Mexico left Brazil’s long-cherished Olympic dream in tatters when they scored a stunning 2-1 upset win thanks to two goals from Oribe Peralta to clinch the men’s soccer title for the first time on Saturday.
Brazil, the hot favorites and desperate to win the only major soccer title to elude them, ended with the silver for the third time after Peralta’s brace — the first after 28 seconds — sent them crashing to defeat at Wembley Stadium.
Their players, who won all five matches scoring 15 goals on their way to the final, looked utterly crestfallen on the victory podium as their 60-year search for the Olympic gold, which looked certain to end in London, continues at least until they host the 2016 Games in Rio de Janeiro.
The result threatens the position of coach Mano Menezes, who is also the boss of the senior side and hopes to be in charge when Brazil host the World Cup in two years time.
However, he played down that idea afterwards.
“Any coach must be ready to suffer the consequences of his results, but I do not think this defeat will have a negative impact on the maturing process towards the World Cup in 2014,” Menezes said. “The World Cup at home in two years remains our goal.”
Mexico coach Luis Fernando Tena was naturally delighted.
“I don’t know whether it is the greatest day in Mexico’s football history, but it is wonderful to know that Mexicans will be partying at home and in the United States, where they will be proud to be Mexicans,” he said. “I am so proud of my players, this is a truly great success.”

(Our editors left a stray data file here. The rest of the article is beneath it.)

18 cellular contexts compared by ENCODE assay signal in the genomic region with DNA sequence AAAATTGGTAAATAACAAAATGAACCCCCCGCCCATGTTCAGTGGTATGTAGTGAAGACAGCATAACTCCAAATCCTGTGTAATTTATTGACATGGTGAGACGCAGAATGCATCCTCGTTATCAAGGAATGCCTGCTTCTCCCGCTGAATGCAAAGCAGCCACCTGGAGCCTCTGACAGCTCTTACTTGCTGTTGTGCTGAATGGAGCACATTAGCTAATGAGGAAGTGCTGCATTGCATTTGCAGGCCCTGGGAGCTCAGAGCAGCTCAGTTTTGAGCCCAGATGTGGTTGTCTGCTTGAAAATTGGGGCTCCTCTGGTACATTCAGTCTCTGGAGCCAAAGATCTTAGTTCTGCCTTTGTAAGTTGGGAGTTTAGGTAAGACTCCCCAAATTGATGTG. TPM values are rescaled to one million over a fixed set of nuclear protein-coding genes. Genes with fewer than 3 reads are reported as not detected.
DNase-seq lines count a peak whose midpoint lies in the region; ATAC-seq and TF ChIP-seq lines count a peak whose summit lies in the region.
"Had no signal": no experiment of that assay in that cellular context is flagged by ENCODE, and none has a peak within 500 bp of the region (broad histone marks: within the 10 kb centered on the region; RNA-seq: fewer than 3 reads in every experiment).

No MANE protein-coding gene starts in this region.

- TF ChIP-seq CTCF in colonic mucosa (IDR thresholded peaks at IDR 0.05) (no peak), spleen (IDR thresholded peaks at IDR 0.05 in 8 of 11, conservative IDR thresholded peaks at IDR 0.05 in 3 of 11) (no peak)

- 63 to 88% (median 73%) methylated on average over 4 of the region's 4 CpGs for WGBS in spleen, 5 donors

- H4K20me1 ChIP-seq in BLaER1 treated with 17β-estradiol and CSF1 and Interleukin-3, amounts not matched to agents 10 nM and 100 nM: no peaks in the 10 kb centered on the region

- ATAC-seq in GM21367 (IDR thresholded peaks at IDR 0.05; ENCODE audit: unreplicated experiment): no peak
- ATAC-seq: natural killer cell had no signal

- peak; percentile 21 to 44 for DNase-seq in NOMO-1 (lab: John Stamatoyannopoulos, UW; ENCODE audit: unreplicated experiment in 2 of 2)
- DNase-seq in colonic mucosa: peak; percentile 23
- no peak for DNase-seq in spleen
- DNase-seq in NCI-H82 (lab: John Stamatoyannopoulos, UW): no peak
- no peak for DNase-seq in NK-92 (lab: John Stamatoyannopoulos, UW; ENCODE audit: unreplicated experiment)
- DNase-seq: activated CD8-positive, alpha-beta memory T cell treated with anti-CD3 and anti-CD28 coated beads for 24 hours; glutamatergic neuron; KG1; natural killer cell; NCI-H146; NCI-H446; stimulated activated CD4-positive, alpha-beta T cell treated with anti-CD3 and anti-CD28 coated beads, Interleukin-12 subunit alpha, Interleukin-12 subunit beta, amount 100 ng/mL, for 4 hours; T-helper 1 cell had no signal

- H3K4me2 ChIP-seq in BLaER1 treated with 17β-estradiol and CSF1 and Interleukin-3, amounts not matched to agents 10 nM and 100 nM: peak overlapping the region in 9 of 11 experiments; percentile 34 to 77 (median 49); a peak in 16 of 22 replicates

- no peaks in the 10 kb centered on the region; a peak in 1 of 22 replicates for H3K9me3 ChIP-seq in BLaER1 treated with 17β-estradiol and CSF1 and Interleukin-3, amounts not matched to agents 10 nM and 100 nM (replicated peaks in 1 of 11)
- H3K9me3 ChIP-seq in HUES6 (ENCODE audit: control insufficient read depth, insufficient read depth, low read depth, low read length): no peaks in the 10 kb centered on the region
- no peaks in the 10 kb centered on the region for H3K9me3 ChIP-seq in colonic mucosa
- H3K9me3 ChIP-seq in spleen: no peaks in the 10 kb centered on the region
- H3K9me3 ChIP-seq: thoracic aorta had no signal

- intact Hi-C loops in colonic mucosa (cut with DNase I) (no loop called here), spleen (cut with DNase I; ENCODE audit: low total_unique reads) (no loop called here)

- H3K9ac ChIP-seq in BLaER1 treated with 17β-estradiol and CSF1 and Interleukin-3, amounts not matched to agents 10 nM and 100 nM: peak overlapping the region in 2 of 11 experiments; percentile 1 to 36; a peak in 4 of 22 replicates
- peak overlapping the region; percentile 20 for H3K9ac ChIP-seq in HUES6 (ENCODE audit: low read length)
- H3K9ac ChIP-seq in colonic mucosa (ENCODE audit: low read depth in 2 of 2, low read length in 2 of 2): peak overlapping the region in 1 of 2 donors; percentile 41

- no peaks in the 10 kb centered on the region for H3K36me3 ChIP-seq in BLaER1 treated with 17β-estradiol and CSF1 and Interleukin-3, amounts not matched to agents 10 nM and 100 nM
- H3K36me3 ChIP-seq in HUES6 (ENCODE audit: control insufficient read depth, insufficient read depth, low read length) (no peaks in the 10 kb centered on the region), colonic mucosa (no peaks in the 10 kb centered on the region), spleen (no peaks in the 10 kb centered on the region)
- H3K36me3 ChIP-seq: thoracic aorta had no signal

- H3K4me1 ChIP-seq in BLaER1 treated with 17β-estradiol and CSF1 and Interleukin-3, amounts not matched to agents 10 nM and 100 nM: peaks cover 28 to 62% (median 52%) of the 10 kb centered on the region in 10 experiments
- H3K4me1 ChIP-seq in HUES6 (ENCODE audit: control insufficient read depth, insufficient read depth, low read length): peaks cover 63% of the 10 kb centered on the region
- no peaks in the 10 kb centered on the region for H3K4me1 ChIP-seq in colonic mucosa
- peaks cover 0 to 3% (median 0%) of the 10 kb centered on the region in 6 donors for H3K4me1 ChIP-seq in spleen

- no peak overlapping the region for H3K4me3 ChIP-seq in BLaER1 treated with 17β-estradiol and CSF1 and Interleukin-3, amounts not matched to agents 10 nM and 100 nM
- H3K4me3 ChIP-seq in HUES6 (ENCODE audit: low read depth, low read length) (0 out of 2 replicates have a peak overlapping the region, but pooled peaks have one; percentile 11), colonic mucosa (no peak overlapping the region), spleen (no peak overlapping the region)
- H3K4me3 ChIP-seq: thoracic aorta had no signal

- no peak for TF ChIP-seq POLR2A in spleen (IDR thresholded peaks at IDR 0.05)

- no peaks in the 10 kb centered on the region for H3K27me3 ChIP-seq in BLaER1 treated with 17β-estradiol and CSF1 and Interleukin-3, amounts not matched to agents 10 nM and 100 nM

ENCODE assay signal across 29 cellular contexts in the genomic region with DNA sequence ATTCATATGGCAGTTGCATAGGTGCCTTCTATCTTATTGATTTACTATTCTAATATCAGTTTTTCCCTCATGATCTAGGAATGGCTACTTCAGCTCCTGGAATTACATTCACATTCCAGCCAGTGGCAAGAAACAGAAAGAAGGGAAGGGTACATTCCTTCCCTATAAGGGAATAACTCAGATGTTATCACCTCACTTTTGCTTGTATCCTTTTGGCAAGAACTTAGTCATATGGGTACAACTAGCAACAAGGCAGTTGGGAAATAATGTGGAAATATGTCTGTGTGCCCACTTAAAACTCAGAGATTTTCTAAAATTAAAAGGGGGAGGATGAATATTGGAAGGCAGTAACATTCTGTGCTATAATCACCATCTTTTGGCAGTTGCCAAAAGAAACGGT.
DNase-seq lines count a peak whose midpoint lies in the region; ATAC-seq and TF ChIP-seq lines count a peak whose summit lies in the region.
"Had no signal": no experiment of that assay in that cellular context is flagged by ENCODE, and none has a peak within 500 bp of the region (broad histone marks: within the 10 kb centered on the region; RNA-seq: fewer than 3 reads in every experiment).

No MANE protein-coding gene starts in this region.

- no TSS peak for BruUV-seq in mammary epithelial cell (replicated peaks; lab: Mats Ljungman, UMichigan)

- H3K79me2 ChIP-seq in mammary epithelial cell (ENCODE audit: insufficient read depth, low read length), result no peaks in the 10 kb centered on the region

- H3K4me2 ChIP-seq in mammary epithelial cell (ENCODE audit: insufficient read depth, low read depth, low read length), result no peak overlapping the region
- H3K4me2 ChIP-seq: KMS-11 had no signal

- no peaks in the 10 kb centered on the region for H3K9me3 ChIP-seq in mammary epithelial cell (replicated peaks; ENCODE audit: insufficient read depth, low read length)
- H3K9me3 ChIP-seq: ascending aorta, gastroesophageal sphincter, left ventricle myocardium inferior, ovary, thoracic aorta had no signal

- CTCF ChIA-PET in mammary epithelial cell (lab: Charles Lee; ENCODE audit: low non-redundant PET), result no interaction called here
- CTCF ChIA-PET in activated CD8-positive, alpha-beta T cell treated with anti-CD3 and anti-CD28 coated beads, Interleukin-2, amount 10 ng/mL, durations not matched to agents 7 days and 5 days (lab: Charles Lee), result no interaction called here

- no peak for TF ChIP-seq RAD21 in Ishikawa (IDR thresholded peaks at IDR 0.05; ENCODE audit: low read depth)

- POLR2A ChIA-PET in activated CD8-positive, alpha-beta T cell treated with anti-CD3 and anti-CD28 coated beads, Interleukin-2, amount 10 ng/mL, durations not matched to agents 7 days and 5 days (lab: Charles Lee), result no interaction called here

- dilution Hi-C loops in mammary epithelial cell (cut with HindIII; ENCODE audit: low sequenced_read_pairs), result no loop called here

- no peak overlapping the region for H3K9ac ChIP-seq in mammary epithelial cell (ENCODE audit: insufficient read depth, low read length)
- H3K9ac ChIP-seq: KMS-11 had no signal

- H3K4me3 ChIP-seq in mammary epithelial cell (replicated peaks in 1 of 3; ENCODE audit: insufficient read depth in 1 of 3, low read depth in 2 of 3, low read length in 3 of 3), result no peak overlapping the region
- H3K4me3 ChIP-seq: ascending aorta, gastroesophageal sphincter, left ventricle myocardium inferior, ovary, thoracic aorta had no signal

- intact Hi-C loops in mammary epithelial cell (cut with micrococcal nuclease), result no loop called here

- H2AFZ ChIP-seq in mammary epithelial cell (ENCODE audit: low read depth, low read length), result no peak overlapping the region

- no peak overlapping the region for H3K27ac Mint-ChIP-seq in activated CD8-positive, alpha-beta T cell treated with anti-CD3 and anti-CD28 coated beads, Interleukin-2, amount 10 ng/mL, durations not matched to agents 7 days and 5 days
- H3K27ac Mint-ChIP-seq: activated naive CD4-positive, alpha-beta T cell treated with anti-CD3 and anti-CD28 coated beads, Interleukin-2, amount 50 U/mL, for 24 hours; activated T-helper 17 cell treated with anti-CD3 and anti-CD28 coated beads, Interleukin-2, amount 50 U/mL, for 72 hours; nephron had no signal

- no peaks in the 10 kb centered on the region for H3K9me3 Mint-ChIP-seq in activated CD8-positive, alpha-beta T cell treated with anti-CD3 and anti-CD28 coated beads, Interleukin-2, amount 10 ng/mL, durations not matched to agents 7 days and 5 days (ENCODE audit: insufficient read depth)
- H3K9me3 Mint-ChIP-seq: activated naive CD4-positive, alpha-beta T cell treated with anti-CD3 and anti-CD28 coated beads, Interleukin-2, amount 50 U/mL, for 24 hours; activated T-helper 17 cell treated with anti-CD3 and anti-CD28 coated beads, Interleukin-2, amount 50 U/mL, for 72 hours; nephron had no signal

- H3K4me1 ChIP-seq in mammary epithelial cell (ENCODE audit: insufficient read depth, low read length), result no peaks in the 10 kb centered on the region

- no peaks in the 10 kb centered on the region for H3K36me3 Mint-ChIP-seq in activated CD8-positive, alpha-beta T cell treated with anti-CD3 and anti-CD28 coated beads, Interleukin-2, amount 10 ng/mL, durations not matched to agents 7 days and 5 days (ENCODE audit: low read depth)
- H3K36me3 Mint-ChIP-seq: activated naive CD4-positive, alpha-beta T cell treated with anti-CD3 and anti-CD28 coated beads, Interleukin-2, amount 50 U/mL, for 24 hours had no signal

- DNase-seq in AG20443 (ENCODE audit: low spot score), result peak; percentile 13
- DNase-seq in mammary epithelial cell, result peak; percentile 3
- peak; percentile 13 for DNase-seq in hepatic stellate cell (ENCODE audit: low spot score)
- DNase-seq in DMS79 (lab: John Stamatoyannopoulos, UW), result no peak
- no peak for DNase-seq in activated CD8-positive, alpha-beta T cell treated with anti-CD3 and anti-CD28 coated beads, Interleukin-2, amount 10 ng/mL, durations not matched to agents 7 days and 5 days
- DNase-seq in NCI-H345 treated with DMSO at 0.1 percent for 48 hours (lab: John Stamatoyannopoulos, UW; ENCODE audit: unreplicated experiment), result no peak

Brazil’s young side — the Olympics is essentially an under-23 competition with three overage players allowed — were stunned by Peralta’s first-minute goal which came after a mix-up between Sandro and Rafael.
They never really got back into the match until after halftime when the likes of Olympic poster boy Neymar, Oscar and Leandro Damiao began to click.
That was largely because of the influence of Hulk, who replaced Alex Sandro after 32 minutes because Brazil were forced to change their game plan, but they were certainly an improved side going forwards after the break.
However, Mexico, who beat them in a friendly before the Olympics, were never ruffled and they defended well, with Carlos Salcido impressive at the back and the tall shaven-headed Jorge Enriquez influential in midfield.
Even without their injured playmaker Giovani Dos Santos, they kept their composure and doubled their lead when Peralta powered in their second when he was left unmarked at a free-kick after 75 minutes, powering in a header only minutes after having a goal ruled out for offside.
They also almost scored a spectacular goal, too, when Marco Fabian hit the bar with an overhead-kick after Thiago Silva was caught in possession after 64 minutes.
They finally did concede in stoppage-time when Hulk angled a shot home and then they survived a header from Oscar soon after when he should have equalized — but they held on for Mexico’s first gold of the London Games and their first major international soccer title.
Their previous best Olympic performance was fourth place at the 1968 Mexico Games, and their best World Cup performances came in the two World Cups they hosted in 1970 and 1986 when they reached the quarter-finals.
Their victory gave the North and Central America and Caribbean region a golden double at the Games after the US won the women’s tournament, while Canada also finished as women’s bronze medalists.